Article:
Abstract: Nature is a supreme design that inspires scientists to develop smart systems. In the realm of separation technology, biological membranes have been an ideal model for synthetic membranes due to their ultrahigh permeability, sharp selectivity and stimuli-response. In this research, fabrications of bioinspired membranes from block copolymers were studied. Membranes with isoporous morphology were mainly prepared using self-assembly and non-solvent induced phase separation (SNIPS).
An effective method that can dramatically shorten the path for designing new isoporous membranes from block copolymers via SNIPS was first proposed by predetermining a trend line computed from the solvent properties, interactions and copolymer block sizes of previously-obtained successful systems. Application of the method to new copolymer systems and fundamental studies on the block copolymer self-assembly were performed. Furthermore, the manufacture of bioinspired membranes was explored using (1) poly(styrene-b-4-hydroxystyrene-b-styrene) (PS-b-PHS-b-PS), (2) poly(styrene-b-butadiene-b-styrene) (PS-b-PB-b-PS) and (3) poly(styrene-b-γ-benzyl-L-glutamate) (PS-b-PBLG) copolymers via SNIPS. The structure formation was investigated using small angle X-ray scattering (SAXS) and time-resolved grazing-Incidence SAXS. The PS-b-PHS-b-PS membranes showed preferential transport for proteins, presumably due to the hydrogen bond interactions within the channels, electrostatic attraction and suitable pore dimension. Furthermore, well-defined nanochannels with pore sizes of around 4 nm based on PS-b-PB-b-PS copolymers could serve as an excellent platform to fabricate bioinspired channels due to the modifiable butadiene blocks.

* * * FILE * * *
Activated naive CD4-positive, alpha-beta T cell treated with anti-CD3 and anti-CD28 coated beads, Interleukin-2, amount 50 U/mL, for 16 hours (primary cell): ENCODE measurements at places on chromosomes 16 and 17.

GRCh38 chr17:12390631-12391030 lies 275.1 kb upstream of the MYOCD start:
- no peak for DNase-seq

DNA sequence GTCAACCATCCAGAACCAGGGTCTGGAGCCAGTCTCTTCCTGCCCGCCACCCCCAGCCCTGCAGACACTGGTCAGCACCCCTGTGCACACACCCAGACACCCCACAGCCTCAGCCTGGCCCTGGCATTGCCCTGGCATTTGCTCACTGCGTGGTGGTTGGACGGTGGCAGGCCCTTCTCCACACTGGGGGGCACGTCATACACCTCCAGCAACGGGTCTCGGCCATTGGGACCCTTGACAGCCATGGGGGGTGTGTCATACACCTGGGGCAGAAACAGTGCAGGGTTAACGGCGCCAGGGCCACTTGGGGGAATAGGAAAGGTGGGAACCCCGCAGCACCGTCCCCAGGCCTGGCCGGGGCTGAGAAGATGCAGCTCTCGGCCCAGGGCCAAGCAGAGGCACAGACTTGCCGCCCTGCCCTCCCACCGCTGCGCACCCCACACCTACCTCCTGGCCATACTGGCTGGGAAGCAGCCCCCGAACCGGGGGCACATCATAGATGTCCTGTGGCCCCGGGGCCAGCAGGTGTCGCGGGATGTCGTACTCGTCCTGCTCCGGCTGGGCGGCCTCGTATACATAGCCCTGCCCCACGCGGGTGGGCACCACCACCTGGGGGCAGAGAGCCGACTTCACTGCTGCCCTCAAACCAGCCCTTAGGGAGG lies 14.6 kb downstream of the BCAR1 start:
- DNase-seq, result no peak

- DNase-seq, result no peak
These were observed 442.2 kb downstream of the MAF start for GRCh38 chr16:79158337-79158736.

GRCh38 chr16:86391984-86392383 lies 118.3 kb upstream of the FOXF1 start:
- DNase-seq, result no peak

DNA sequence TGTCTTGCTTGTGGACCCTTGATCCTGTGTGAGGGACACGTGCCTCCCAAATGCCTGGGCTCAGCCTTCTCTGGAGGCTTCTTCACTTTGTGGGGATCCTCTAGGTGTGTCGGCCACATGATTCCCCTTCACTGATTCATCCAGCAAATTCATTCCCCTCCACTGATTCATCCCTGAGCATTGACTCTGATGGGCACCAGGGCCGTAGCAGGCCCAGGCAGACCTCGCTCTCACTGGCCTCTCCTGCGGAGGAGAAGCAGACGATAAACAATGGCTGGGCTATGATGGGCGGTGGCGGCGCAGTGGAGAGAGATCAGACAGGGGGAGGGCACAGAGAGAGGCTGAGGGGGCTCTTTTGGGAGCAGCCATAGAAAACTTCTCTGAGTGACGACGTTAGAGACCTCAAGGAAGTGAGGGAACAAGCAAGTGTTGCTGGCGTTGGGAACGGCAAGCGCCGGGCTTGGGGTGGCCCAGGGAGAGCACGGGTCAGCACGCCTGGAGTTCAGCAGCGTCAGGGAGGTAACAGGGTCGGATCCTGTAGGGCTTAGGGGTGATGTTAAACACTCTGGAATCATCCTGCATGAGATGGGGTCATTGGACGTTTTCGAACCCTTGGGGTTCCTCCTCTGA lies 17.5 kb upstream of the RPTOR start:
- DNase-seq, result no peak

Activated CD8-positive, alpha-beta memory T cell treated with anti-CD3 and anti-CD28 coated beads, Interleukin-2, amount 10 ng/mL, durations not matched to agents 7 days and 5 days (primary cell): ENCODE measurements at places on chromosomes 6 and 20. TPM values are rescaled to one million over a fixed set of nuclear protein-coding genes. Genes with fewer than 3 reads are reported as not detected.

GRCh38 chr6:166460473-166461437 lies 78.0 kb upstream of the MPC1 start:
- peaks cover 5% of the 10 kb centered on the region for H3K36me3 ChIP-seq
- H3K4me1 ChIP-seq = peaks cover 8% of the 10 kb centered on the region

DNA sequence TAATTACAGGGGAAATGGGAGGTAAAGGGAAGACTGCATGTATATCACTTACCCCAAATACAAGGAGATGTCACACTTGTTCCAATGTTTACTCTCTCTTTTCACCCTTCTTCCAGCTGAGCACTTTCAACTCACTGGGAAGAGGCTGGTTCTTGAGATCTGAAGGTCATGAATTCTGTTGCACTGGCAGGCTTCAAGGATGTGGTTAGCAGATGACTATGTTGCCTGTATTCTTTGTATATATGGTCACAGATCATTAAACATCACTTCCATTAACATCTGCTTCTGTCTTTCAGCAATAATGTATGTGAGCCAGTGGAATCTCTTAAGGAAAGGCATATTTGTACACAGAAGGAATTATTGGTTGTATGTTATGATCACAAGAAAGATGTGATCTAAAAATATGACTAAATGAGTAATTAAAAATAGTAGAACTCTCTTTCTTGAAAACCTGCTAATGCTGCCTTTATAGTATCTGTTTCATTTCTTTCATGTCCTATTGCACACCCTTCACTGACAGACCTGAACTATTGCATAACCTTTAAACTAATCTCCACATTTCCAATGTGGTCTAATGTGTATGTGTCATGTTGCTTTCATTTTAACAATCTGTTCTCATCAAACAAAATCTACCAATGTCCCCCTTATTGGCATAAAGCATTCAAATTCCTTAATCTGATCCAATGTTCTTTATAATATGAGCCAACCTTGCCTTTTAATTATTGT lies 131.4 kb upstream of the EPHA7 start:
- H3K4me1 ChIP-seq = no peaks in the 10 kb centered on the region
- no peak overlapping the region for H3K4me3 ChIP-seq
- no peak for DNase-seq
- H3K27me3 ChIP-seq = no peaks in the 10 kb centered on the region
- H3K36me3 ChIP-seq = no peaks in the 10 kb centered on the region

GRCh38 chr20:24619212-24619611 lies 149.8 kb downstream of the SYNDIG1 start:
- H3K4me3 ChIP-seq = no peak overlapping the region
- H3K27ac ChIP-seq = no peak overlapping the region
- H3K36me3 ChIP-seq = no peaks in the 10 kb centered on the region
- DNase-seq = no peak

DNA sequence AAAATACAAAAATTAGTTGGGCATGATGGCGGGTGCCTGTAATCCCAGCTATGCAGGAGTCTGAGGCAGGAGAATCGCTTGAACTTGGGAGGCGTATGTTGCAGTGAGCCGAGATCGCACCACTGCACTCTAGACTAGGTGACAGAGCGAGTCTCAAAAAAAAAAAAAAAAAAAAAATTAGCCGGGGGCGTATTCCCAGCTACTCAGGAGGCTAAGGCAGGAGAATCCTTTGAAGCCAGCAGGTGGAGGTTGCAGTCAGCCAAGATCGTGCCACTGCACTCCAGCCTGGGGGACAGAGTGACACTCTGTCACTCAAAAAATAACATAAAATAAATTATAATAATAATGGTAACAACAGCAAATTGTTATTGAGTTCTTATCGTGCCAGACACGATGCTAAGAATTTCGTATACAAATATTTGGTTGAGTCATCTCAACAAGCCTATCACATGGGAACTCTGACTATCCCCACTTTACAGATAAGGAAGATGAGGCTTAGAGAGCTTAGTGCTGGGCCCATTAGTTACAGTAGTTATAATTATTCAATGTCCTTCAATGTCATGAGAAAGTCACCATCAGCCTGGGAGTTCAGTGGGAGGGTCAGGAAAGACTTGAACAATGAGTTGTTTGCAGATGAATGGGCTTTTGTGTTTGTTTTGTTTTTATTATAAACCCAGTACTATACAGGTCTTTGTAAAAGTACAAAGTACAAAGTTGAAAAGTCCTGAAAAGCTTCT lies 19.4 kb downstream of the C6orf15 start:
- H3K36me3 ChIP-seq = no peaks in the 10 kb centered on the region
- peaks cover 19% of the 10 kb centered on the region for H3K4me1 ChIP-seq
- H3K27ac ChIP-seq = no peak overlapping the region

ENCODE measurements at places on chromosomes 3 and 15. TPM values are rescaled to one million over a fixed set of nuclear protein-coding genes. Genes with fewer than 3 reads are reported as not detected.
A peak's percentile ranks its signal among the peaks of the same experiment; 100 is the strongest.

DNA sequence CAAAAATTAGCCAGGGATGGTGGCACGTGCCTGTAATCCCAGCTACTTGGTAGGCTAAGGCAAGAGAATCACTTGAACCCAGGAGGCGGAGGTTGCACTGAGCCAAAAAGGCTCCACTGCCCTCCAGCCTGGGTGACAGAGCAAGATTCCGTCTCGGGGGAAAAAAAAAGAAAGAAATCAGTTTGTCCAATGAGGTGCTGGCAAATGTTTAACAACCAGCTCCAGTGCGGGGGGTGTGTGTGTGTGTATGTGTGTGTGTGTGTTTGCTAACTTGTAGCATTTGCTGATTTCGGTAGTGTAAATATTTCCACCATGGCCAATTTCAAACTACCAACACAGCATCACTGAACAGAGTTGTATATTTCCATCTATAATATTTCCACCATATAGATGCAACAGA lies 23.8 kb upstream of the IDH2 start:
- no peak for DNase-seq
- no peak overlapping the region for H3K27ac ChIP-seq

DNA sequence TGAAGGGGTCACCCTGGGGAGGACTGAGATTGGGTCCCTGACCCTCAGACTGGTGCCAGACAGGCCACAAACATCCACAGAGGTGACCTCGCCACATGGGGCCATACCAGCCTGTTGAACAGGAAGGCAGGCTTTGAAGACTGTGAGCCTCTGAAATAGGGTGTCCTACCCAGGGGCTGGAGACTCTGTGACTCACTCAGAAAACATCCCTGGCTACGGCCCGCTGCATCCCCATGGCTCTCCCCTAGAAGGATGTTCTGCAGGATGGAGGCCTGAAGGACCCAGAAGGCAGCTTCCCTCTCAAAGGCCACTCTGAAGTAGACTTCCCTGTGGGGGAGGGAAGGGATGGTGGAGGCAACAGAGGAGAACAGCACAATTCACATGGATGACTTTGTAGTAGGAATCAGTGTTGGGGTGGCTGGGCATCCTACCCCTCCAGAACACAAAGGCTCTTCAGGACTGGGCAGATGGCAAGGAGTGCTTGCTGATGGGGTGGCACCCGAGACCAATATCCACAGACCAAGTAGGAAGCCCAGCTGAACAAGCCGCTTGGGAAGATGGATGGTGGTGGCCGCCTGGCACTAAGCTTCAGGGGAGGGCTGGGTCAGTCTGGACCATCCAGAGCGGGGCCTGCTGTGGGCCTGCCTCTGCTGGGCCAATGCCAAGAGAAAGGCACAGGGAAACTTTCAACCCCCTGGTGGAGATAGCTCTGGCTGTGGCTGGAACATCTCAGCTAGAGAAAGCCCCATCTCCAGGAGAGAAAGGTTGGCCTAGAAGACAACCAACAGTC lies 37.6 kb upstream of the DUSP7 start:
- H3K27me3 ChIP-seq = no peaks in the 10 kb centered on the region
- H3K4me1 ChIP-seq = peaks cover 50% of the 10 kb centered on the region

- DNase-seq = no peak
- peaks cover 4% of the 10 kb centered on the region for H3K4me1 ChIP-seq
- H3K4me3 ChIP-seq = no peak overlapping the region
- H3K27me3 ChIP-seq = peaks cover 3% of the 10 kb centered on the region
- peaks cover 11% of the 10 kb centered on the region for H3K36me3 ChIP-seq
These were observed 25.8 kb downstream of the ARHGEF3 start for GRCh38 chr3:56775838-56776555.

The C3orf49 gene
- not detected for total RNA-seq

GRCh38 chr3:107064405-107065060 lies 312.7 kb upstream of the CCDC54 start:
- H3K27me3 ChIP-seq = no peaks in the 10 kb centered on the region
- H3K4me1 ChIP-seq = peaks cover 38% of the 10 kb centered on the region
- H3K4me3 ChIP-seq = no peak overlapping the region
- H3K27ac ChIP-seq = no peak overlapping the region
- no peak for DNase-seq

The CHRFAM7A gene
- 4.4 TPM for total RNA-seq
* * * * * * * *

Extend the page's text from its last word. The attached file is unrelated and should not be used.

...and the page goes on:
Photolytic addition of thioglycolic acid was demonstrated without sacrificing the self-assembled morphology, which led to a five-fold increase in water permeance compared to that of the unmodified. Membranes with a unique feather-like structure and a lamellar morphology for dialysis and nanofiltration applications were obtained from PS-b-PBLG copolymers, which exhibited a hierarchical self-assembled morphology with confined α-helical polypeptide domains.
Our results suggest that bioinspired nanochannels can be designed via block copolymer self-assembly using classical methods of membrane preparation. Investigation of the membrane formation mechanism leads us to a better understanding on the design strategies for the preparation of self-assembled nanochannels from block copolymers. In further outlook, our research could give a contribution to the discovery of future generation materials for water purification and desalination, as well as biological separation.